It's a hot Friday morning at the McLean farmers market. By one of the vegetable stands, you spot a diminutive blond woman tugging a little red wagon overflowing with fresh produce. That is Vickie Reh, executive chef at D.C.'s almost rugged, nearly outdoorsy restaurant, Buck's Fishing and Camping.
If you go Buck's Fishing and Camping 5031 Connecticut Ave. NW 202-364-0777 Hours: 5 to 9:30 p.m. Tuesday-Thursday, Sunday; 5 to 10 p.m. Friday-Saturday
Don't be misled by the restaurant name -- you won't find roasted hot dogs or s'mores on its menu. Reh is a very careful chef who comes by the restaurant's simple, superfresh American cooking quite honestly: She selects the best her favorite vendors offer and cooks the ingredients up gently, respectfully and without frills. "I cook using local ingredients," she said, "and my techniques combine French and Italian styles. I use the freshest ingredients, and I can't see using four ingredients when three will do. It's very Italian or country French ... I am a pretty simple cook."
For a Kansas native and someone honing her wine expertise, cooking here may seem somewhat puzzling. No hearty beef stews? No collection of pricey wines on the menu? Her path to this kitchen is not so extraordinary after all. In high school and college, she studied French and was an exchange student in France, becoming very involved with and passionate about French cooking. While there, she even worked for a Frenchman who preserved heirloom vegetables in jars, selling them alongside his confits and pates.
"I just got so involved with cooking and wine there," she said.
Back in the United States, Reh accepted a job with a local wine purveyor, and without any formal training, set about learning her wines. Today, she is in a small, blind-tasting wine group, where the aim is to identify what the wine is and from what vintage. Simultaneously, by traveling, watching cooking shows and reading cookbooks, Reh taught herself basic cooking skills.
To hone her talent, she often travels to France or Italy, focusing on learning all about single ingredients.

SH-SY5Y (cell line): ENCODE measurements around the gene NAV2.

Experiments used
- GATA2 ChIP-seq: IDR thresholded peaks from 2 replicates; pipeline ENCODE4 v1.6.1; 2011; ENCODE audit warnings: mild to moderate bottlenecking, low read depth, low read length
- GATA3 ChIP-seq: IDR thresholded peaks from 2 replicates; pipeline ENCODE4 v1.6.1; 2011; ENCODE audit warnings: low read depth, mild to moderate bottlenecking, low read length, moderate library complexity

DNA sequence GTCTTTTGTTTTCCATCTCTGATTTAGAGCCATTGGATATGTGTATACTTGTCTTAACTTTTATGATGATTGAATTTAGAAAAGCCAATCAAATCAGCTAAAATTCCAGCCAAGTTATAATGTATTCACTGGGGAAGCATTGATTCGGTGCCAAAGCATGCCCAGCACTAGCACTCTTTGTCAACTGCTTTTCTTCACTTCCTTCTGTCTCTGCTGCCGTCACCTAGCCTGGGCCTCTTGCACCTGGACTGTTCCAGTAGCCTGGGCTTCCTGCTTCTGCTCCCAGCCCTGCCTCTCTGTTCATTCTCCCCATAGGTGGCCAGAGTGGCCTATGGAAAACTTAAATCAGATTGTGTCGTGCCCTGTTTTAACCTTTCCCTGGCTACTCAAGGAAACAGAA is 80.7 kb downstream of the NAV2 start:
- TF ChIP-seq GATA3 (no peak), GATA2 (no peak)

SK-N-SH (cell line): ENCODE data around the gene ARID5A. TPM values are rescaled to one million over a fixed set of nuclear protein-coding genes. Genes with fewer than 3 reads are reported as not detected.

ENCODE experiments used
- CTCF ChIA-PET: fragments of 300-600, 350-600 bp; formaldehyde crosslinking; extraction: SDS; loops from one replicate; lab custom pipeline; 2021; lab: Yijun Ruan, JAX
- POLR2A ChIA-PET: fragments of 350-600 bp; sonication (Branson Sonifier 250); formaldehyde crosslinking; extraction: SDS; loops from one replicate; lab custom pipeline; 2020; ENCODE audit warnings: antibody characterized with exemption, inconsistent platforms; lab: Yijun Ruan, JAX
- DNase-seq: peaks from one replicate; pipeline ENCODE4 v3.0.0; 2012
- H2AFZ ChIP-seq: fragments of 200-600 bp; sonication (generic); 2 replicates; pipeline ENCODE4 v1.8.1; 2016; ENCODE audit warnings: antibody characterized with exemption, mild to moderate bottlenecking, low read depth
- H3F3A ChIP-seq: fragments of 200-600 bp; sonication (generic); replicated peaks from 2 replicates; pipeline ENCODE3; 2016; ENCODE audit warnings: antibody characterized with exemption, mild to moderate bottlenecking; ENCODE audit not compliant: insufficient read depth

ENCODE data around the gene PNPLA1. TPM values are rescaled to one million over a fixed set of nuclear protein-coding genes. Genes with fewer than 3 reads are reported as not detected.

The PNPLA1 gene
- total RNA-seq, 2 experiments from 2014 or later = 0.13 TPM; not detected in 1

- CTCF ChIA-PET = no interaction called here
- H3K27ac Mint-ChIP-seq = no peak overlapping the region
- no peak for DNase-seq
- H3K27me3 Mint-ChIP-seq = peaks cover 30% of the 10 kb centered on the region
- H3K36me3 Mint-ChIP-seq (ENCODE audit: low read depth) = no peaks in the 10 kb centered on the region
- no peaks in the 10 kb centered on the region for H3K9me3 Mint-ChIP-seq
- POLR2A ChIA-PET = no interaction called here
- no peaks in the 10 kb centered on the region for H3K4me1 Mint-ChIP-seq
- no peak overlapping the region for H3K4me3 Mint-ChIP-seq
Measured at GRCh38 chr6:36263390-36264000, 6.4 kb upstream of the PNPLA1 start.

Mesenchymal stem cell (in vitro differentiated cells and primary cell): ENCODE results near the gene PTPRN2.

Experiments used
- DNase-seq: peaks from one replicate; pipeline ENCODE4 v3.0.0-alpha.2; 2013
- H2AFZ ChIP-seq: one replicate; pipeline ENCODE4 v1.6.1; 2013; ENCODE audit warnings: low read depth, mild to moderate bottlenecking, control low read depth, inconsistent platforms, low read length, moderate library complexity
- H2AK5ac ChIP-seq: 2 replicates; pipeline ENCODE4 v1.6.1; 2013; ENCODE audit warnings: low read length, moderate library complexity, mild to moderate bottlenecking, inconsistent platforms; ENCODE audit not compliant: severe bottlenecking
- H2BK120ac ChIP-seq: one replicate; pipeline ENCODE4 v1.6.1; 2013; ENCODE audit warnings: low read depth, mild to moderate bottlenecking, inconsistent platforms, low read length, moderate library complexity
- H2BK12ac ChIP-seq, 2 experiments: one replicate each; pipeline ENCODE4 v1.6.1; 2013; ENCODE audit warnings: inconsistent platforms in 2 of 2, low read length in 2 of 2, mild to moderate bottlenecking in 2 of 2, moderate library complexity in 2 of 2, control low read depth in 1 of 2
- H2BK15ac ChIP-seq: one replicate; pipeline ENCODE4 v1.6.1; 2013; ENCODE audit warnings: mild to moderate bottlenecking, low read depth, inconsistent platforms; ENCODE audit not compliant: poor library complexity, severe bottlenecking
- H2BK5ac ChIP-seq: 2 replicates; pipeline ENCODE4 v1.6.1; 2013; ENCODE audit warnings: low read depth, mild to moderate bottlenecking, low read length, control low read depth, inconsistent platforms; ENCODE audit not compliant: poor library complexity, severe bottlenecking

"I plan my trips around food," she said. "I planned a whole trip around salts in Brittany. I brought back a suitcase of salts. ... I spent a week in Rome's Campo dei Fiore so I could shop and cook."
She also described the goals of her latest wine trip to France: She attended a blending tasting in the Aube, the southern part of Champagne. She then continued her trip, following a specific soil type (kimmeridgian) rather than focusing on a region or a particular grape.
But if all this sounds very highbrow, Reh reverts to her Kansas roots in many of her recipes. Take the cottage cheese, for example, a favorite dish her grandmother taught her (see recipe below).
"This isn't her actual recipe," Reh said, "because I can't find it. But like her, I add the chives and heavy cream, then pair the cottage cheese with local vegetables, such as tomatoes and fire-roasted pepper strips." She added that serving the cottage cheese with fresh vegetables "tickles" her.
Does she have a signature dish? Yes, she said. The pork rillettes and the duck confit in winter. But in summer, you'll put your money on the cottage cheese-tomato appetizer, the menu's biggest surprise.
Q&A with chef Vickie Reh
What's your comfort food?
Chicken and rice soup; it's always in my fridge or freezer. On my days off, it's Asian food, especially Vietnamese. And good fried chicken, mac 'n' cheese and burgers.
What are your basic kitchen essentials?
At home, two ovens, a set of good knives, pans, good tongs, chef's spoons. I don't need all those gadgets like a garlic press. And I don't need a million knives either.
What's in your fridge?
I always have eggs in my fridge, usually from Will at Whitmore Farms. Best eggs in town. Also, currently berries from Westmoreland Berry Farm. Good to snack on when I get home.
Which chef do you admire most in the world?
Julia Child, Madeleine Kamman. I love Mario Batali, Rick Bayless, Judy Rogers ... they are all about traditional cooking.
Which are your favorite restaurants?
Huong Viet in Eden Center, Ray's Hell Burger, Restaurant Eve and the Bistro, Comet Ping Pong and Marcel's.
From the chef's kitchen
Makes about 3 cups
2 gallons skim milk
1 1/2 cups distilled white vinegar
1 1/2 tablespoons kosher salt
1 cup heavy cream
1/2 cup finely chopped chives or green onions
Baby heirloom tomatoes
Freshly ground black pepper
Fine quality extra virgin olive oil
Heat skim milk in a large saucepan until it reaches 120 degrees. Remove from the heat and pour in the vinegar, stirring for 1 to 2 minutes until the curd forms. Cover with plastic wrap and set aside for 30 minutes.
After 30 minutes, pour the mixture into a cheesecloth-lined colander and let set 5 minutes. After 5 minutes, bundle the cheese up in the cheesecloth, and rinse under running water, squeezing as you go along. You may store it still wrapped in the cheesecloth or wrapped in plastic, if you do not plan to use it immediately. One hour before you plan to serve it, crumble it into bite-sized pieces, and add the salt and the chopped chives. Stir in the heavy cream without breaking the curd. You should stir it periodically until the liquid thickens and the mixture becomes creamy.
Serve it on 1/4 cup baby arugula garnished with heirloom tomatoes, pepper and a drizzle of olive oil.